By Justin Parkinson
BBC News education reporter, at the NASUWT conference
Britain's second-biggest education union is writing to hundreds of head teachers warning them not to ignore a government deal on staff workload.
Teachers' leader Chris Keates gave a warning to heads
The NASUWT claims a tenth of heads in England and Wales are ignoring the workforce agreement, which reduces teachers' commitments.
General secretary Chris Keates said this attitude showed "desperately ineffective management".
But a heads' leader said lack of cash was keeping many awake with worry.
Ms Keates said: "The law is the law. Heads are not above the law and we are not about to have our members denied their working conditions."
The workload agreement, signed by most of the main education unions, states that teachers should not carry out jobs like reading the register and supervising playtime.
From September, teachers are also entitled to time out of lessons for marking and lesson preparation.
The National Association of Head Teachers has decided to pull out of the agreement, saying there is not enough money to provide extra classroom cover.
NAHT president Dr Rona Tutt told the BBC News website: "Everyone wants to implement the workload agreement and believes it is a good thing.
"But our members' vote to leave it reflected the fact that they hadn't got the resources necessary. Many are lying awake at night, seriously concerned about not having the funding.
"You can argue about how much money the government has paid in centrally, but funding is different by local authority and by school."
Law of the land
Ms Keates, speaking at the 223,000-member NASUWT's annual conference in Brighton, said 10% of head teachers had done nothing yet towards implementing the agreement.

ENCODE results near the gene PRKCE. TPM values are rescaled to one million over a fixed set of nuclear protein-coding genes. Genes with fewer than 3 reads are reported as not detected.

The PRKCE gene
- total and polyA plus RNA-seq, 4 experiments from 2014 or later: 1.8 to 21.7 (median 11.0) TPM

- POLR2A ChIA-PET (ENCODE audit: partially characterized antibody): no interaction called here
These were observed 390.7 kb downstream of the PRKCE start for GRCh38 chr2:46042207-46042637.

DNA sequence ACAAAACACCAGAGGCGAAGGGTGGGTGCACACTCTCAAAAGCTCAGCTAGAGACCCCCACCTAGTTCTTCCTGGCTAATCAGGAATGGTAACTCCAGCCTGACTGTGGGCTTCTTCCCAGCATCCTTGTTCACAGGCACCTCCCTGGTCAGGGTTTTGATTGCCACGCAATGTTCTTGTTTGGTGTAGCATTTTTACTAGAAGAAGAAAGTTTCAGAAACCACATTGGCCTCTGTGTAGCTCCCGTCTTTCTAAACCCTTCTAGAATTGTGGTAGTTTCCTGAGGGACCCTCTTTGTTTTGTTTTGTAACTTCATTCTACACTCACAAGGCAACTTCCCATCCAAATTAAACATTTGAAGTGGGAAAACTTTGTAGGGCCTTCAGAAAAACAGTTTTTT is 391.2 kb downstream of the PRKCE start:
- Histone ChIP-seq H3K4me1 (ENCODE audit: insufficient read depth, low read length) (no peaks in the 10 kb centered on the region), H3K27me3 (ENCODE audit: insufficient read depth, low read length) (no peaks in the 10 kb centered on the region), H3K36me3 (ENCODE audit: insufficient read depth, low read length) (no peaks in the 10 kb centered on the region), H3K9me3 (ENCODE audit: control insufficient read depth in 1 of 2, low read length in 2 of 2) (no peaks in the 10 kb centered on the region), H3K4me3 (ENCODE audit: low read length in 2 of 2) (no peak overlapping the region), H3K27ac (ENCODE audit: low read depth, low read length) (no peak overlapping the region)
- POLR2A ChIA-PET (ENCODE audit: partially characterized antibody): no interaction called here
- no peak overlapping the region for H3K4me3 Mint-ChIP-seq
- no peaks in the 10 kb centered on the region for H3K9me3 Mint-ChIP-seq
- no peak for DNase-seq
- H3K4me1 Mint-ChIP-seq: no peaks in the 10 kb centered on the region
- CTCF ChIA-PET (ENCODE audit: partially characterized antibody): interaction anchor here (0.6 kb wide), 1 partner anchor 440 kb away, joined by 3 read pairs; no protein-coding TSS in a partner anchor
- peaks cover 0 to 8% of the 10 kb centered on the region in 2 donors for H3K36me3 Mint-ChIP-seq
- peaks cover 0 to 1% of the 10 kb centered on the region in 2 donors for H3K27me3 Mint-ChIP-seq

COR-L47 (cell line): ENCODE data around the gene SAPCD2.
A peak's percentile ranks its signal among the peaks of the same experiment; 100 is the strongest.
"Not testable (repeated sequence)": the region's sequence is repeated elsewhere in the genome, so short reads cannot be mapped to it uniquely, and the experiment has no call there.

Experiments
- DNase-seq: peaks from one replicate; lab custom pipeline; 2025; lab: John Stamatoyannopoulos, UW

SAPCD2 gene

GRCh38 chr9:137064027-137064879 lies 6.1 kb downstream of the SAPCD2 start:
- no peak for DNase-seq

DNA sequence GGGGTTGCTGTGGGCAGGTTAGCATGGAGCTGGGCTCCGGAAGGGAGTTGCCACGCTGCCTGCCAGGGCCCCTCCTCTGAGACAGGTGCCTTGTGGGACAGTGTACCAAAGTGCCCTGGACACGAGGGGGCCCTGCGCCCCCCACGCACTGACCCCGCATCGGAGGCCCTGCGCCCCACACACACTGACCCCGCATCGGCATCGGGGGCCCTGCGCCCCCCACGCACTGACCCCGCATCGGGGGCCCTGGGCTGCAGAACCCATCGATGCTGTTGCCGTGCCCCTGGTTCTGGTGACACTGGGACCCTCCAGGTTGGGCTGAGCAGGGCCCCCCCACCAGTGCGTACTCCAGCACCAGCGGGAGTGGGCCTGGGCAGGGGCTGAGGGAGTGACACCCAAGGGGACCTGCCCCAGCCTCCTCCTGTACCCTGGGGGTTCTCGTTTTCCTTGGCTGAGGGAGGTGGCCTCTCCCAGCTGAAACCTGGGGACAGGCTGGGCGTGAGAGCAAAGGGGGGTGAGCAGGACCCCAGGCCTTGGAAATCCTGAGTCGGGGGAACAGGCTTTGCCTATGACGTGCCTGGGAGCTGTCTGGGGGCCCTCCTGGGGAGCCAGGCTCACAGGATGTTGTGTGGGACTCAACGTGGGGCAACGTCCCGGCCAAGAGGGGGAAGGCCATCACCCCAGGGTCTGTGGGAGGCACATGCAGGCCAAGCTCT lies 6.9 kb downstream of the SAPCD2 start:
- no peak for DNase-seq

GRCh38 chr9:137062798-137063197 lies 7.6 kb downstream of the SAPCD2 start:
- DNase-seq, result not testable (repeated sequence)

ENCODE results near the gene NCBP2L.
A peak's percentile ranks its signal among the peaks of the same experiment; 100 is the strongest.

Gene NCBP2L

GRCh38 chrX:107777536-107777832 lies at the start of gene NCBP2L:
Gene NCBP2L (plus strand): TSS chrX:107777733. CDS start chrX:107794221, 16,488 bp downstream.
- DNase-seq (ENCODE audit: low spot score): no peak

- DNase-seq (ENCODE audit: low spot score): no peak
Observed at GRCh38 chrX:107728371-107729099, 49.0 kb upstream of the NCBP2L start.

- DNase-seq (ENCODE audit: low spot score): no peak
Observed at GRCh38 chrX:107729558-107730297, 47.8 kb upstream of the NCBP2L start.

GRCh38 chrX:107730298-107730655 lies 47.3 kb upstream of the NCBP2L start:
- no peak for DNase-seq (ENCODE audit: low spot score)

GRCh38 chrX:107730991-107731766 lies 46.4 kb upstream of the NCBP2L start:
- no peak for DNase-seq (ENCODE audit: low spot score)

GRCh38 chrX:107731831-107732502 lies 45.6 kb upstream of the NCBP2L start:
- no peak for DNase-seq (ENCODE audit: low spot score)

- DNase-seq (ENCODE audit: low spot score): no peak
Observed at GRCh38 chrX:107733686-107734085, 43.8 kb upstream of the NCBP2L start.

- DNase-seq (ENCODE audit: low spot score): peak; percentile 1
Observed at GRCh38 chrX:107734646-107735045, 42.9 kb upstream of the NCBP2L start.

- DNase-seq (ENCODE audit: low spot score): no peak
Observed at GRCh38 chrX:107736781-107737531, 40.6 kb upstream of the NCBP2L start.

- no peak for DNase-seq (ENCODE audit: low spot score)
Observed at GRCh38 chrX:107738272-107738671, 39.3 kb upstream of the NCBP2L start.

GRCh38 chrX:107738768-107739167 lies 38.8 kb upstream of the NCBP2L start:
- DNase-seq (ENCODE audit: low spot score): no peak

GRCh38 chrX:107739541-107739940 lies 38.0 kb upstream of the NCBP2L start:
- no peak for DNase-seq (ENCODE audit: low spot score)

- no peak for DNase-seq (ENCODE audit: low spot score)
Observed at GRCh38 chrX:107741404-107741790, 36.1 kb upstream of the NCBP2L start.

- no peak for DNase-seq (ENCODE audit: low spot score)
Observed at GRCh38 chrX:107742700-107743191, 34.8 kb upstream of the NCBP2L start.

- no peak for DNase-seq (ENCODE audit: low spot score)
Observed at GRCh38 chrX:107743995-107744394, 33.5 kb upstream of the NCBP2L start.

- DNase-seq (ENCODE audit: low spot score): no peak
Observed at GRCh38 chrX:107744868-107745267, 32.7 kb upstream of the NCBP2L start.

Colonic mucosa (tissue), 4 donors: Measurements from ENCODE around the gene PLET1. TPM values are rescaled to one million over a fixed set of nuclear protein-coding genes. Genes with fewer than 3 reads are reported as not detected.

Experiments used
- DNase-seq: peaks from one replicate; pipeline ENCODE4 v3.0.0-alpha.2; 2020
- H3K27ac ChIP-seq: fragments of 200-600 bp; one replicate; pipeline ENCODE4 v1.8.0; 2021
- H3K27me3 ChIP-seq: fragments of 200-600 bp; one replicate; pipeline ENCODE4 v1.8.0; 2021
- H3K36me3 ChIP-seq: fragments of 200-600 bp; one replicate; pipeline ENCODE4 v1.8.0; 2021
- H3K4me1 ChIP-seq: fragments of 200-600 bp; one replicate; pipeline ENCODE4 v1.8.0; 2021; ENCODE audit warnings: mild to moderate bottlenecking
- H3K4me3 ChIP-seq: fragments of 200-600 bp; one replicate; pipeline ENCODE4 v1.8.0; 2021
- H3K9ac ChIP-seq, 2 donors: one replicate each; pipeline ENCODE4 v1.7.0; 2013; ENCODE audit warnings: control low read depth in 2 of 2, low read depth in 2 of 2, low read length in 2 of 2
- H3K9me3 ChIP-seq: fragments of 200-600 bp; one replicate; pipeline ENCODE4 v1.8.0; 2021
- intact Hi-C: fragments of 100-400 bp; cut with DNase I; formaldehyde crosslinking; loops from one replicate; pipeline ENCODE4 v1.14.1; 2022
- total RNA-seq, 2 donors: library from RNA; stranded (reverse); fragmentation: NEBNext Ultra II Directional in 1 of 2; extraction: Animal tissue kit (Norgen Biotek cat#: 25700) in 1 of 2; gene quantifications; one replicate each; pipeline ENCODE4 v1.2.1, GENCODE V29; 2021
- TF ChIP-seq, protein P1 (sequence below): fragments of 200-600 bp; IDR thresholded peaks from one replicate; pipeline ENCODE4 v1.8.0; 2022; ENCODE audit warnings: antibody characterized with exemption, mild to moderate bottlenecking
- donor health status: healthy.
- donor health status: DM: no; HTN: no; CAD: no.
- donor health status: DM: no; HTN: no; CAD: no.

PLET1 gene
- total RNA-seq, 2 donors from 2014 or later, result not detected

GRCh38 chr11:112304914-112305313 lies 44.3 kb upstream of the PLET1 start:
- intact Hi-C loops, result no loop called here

But previous research had shown that all schools could work out budgets to do so.
She added: "If a teacher went into a school and simply said 'I'm not obeying the law of the land and not following the contract', the governors and the local education authority would be exhorting the head teacher to take the harshest teacher discipline procedures."
These would be gross misconduct charges, leading to dismissal.
Ms Keates called upon governors to discipline heads, to avoid a large number of court cases against them.
The agreement would allow more "focus on teaching and learning", while some heads had "equated status and management with divorcing themselves from the classroom and focusing on administration".
The government was backing the NASUWT's letter-writing campaign, which also targets governors and local education authorities, Ms Keates said.
The National Union of Teachers - the only big union not to sign up to the agreement in the first place - has voted for industrial action ballots over its implications.
Its main concern is that classroom assistants might take lessons rather than qualified teachers and it wants to ensure changes are properly funded.